This delightful red yarn (Cash Silk by Zagna Baruffa) has been slumbering in the stash for close to two years, and now seemed like the perfect time to put it to use. I love my reversible Kintra Nearly Neutral so much, I decided to follow those working notes. (Be forewarned, these photos were grabbed on the fly, but bear with me, it's been one of those weeks. Colorwise, the first photo is most accurate.)

The recommended needle size is US 6, but I knew I wanted a drapier fabric so I swatched first with size US 7 for the first inch and US 8 for the remainder. Because I love the way this stitch looks when twisted, I worked all the knit stitches through the back loop (tbl).

Very quickly, I realized the fabric at this gauge was not as fluid and lofty as I wanted, so I cast on with larger needles (US 8 and 9), and started over again, working all the knit stitches through the front loop not the back.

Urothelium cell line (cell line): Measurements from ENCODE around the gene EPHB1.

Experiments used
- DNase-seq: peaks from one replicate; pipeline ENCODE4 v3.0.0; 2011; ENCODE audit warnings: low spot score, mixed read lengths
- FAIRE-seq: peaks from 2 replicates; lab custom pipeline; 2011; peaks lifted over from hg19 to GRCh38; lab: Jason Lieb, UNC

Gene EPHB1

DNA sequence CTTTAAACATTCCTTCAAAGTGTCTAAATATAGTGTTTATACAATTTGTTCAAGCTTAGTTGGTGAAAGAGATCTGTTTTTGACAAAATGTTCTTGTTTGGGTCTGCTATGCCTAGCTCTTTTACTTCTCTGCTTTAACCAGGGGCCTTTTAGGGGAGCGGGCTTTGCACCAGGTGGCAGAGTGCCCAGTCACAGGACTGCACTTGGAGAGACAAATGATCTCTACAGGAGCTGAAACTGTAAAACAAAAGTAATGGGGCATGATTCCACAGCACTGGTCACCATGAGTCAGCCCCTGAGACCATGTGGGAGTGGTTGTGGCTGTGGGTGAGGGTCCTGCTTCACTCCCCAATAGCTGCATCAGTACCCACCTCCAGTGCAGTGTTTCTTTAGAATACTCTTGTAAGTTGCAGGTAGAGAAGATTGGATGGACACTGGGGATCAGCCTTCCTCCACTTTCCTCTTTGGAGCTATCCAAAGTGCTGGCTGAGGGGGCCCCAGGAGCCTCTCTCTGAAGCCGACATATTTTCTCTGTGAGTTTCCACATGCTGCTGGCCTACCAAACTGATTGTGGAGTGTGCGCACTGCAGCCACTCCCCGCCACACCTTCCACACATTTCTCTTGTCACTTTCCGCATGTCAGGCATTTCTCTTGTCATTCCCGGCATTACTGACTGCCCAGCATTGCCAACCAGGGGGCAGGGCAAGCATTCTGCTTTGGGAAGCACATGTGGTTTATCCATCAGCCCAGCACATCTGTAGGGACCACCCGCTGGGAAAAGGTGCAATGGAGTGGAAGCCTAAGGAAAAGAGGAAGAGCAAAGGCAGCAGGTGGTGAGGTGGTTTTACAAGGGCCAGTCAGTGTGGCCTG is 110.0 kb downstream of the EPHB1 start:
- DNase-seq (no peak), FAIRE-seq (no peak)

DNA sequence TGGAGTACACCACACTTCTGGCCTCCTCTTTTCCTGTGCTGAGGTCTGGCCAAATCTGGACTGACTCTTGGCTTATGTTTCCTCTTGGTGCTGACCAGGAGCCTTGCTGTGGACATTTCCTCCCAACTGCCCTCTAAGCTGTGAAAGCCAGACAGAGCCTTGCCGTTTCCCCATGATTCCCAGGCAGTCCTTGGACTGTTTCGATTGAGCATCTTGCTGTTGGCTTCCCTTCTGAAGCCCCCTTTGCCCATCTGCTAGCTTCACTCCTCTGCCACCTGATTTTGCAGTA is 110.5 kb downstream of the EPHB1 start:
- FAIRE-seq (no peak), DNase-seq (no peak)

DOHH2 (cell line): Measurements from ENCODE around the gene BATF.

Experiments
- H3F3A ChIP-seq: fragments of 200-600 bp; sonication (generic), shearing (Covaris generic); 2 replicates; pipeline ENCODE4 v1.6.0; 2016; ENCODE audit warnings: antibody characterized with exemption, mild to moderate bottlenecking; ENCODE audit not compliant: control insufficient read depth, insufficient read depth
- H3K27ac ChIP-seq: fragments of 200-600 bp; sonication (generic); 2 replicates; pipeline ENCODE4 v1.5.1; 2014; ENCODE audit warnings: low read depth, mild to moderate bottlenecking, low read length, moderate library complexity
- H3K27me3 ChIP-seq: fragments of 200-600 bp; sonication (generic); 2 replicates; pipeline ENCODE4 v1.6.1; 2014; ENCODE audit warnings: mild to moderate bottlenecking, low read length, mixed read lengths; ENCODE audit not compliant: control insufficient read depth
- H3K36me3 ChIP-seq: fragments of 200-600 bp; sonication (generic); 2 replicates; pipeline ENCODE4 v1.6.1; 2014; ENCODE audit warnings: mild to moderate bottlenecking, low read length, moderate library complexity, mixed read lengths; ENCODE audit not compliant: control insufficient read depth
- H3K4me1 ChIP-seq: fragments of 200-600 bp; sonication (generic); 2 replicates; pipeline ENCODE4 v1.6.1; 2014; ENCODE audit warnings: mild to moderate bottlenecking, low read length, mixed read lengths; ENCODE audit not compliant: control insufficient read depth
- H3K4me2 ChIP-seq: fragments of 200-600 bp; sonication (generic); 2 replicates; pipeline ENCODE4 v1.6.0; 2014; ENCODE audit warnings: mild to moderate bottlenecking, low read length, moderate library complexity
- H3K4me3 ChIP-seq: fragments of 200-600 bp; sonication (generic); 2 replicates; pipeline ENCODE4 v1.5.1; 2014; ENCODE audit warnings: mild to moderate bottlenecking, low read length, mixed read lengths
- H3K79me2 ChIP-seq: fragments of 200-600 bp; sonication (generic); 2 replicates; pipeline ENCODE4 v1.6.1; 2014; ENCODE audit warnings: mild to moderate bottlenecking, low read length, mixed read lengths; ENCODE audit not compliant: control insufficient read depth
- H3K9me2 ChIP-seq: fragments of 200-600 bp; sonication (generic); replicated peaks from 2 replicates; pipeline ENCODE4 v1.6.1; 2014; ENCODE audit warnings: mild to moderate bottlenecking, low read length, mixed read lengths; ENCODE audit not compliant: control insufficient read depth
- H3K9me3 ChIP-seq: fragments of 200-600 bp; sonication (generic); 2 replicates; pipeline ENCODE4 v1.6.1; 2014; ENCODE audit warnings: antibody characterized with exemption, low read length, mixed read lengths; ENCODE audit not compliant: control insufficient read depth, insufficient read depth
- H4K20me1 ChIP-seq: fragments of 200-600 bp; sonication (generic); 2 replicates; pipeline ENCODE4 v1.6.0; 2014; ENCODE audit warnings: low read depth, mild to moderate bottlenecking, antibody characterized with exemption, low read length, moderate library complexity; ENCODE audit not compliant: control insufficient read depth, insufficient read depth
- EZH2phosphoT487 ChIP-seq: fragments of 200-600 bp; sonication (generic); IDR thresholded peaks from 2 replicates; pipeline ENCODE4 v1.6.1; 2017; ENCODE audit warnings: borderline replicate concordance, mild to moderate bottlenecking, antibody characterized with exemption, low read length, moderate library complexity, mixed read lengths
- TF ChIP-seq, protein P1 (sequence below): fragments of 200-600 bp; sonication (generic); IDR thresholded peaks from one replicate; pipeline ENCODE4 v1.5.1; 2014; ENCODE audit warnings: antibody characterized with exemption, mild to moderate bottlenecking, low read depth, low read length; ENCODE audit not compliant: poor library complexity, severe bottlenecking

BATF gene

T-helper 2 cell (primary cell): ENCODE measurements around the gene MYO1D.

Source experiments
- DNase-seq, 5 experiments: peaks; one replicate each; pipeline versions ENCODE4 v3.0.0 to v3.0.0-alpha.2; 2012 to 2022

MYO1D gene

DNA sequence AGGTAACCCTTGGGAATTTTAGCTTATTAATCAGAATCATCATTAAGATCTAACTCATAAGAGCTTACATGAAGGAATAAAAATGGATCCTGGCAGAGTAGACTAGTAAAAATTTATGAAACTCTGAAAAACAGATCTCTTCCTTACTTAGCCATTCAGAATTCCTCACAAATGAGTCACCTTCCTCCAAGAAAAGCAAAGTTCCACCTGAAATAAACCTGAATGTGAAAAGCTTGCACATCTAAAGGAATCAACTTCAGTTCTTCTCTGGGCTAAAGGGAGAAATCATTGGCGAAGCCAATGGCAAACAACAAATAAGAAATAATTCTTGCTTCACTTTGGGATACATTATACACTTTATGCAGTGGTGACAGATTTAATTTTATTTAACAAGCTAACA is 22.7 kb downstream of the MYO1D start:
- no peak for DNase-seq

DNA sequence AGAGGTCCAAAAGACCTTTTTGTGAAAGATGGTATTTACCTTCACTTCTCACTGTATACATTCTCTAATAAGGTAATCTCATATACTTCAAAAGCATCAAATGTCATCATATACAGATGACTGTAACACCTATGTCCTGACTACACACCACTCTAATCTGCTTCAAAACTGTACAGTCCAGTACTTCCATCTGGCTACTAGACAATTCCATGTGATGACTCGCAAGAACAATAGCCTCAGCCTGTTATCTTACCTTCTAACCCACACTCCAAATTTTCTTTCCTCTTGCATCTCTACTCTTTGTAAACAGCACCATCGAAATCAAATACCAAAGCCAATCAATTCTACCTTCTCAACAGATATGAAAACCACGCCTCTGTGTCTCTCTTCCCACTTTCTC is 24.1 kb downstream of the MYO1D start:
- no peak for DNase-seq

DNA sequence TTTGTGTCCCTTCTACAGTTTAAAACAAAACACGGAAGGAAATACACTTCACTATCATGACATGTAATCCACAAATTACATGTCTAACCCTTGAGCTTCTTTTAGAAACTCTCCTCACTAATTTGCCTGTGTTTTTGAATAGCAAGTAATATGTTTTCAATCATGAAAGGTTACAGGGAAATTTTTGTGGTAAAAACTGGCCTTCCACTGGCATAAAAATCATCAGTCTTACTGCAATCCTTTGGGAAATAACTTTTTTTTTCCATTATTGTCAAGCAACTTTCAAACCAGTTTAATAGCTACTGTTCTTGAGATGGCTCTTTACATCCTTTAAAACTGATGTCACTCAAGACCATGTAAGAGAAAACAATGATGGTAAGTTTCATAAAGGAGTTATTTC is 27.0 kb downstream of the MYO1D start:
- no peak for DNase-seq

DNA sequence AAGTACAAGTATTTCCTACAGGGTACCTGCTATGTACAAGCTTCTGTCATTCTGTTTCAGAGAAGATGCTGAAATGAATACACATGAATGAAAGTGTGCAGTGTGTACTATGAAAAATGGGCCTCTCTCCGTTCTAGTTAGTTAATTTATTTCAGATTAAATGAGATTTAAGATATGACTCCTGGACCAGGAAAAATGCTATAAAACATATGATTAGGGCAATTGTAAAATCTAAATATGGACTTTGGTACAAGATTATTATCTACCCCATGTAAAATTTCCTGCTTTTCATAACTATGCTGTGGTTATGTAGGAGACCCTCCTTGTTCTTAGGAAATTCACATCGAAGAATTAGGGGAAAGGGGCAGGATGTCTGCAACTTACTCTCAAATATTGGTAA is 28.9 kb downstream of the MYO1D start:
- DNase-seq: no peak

You can't really see the difference in the photos, but the ribs are more rounded, the fabric is stretchier and significantly more flexible, and blocking will even out the stitches and maximize drape.

For now, this is my travel and pick-up-lay-down project for days when I have just enough time for a few quick rows. I've not decided how long I want this scarf to be, but I'm very fond of long skinny scarves that can be wrapped multiple times, so we shall see.

Meanwhile, as frustrating as it can be to start over once a project's on the needles, it's often the right thing to do. I'm certainly much happier with how things are progressing, which is why we swatch. Right? Right!

Categories: Knitting Feeds

Surprise Ending

Sun, 09/08/2019 - 19:45